(2012) Something different this time, decided director Joe Wright for Tom Stoppard's screenplay (CliffsNotes for the novel), with so many other cinematic versions of Leo Tolstoy's long work of fiction (written for public consumption to earn a living, "early in the 1880s he repudiated the vanities of literary success, referring to Anna Karenina as 'an abomination that no longer exists for me,'" wrote Jane Kentish, scholar and translator of Tolstoy's writings: "He only regretted that there remained people for whom such works were necessary"), fit it into a two-hour stage play within the movie - sort of surrealistic with staged settings merging into realistic scenes or abruptly changing, as characters slip from one place, passing instantly through space and time, into another location or a shredded letter tossed into the air falling back as snow flakes - making a farce of the social mores of polite society and its "happy families" preceding the tragedy.
It begins in 1874 with a series of ironies. For the first time in her marriage (not for love at eighteen) to her saintly husband Alexei Alexandrovich Karenin (Jude Law), a high-ranking government minister who has devoted his adult life to imperial Russia (neglecting the emotional needs of his wife), Anna Karenina (Keira Knightley) leaves her young son Serozha behind in St Petersburg to condole with Dolly (Kelly Macdonald), the wife of her affable, pleasure-seeking brother Stepan Arkadyich Oblonsky (Matthew Macfadyen), who has had an affair with the governess, urging her to forgive Stiva and resume her role in the marriage.
On the train trip to the Oblonskys in Moscow, Anna makes acquaintance with Countess Vronskaya (Olivia Williams), who is on her way to see her son Alexei Kirillovich Vronsky (Aaron Taylor-Johnson), a military officer.
Coming to see Stiva for advice - passing through a humorous scene in an office of bureaucrats stamping documents in unison - Konstantin Dmitrich Levin (Domhnall Gleeson), a landowner with ideas for moral reform, reveals he's in love with Kitty, Dolly's 18-year-old sister Princess Ekaterina Alexandrovna Shcherbatskaya (Alicia Vikander); Levin rebukes his friend's appetite for stolen baked goods while residing in a bakery of love. His proposal to Kitty refused ("I can't") - she's in love with Count Vronsky - Levin visits with his ailing half brother Nikolai (David Wilmot), dying of consumption and living with Masha (Tannishtha Chatterjee), a former prostitute, who recommends that his brother instead marry one of the peasants on the estate: "Romantic love will be the last delusion of the old order."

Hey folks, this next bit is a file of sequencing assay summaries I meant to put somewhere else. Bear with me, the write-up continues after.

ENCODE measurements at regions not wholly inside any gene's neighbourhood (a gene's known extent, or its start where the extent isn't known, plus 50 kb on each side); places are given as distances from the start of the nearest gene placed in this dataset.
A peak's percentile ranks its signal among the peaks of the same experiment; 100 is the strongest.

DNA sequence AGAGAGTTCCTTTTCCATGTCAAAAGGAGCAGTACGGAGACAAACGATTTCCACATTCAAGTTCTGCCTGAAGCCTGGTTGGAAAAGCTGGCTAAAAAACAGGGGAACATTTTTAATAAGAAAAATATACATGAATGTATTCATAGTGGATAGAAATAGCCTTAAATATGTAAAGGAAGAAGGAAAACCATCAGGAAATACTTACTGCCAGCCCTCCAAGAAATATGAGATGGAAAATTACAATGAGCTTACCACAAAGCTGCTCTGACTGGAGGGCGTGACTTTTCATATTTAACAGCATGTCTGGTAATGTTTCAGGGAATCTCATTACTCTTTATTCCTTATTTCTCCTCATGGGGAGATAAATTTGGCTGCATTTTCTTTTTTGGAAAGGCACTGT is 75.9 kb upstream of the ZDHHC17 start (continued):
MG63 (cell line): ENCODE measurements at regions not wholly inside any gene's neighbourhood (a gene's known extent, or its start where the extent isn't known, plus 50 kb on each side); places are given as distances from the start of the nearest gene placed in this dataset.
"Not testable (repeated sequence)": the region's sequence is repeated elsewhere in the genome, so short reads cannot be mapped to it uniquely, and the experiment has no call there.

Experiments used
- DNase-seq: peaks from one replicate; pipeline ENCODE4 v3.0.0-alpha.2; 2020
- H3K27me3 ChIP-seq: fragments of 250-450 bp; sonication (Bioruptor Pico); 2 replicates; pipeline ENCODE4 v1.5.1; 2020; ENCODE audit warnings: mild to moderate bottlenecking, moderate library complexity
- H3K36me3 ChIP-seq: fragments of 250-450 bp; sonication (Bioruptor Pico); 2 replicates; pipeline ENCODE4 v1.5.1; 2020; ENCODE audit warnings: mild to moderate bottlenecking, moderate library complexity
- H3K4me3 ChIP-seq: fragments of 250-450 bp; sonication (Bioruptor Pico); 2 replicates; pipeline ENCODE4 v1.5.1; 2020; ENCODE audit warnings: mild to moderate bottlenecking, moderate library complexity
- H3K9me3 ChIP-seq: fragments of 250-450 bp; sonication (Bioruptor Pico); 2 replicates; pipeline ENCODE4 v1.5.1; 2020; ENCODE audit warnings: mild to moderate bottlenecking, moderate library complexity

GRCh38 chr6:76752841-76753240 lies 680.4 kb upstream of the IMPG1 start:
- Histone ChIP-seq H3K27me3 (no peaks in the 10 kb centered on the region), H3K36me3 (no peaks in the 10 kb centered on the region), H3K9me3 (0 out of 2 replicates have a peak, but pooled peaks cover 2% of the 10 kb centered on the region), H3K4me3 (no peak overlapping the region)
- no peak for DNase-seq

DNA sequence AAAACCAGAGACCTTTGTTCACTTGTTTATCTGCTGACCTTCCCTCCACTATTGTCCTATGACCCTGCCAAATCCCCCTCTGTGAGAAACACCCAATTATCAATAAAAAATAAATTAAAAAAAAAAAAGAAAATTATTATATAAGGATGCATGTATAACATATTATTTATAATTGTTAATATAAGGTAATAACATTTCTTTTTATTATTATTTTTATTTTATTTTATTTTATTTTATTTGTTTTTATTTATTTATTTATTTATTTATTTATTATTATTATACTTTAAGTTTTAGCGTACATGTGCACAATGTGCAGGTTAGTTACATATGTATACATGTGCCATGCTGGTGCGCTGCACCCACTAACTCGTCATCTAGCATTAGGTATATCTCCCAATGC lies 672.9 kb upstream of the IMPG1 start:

During her introduction to Count Vronsky with his mother on the platform of the railway station, a man is crushed beneath the wheels of a locomotive. Encouraged to remain for a fancy ball, Anna is asked for a dance by Vronsky, who had been eyeing her the entire time he'd been dancing with Kitty, making the princess jealous.
Abruptly Anna's back on the train to St Petersburg (the image of the front of the locomotive in her mind and a sharp letter opener in her fingers); she again encounters Vronsky ("I have to be where you are") in the terminal and replies: "This is wrong." Princess Betsy (Ruth Wilson), Vronsky's sexually liberated cousin Elizaveta Fyodorovna Tverskaya, comments doubtfully to Vronsky, who has turning down a promotion to Tashkent in order to remain in St Petersburg, on his expectations to persuade a virtuous woman to break her marriage vows, when Anna appears.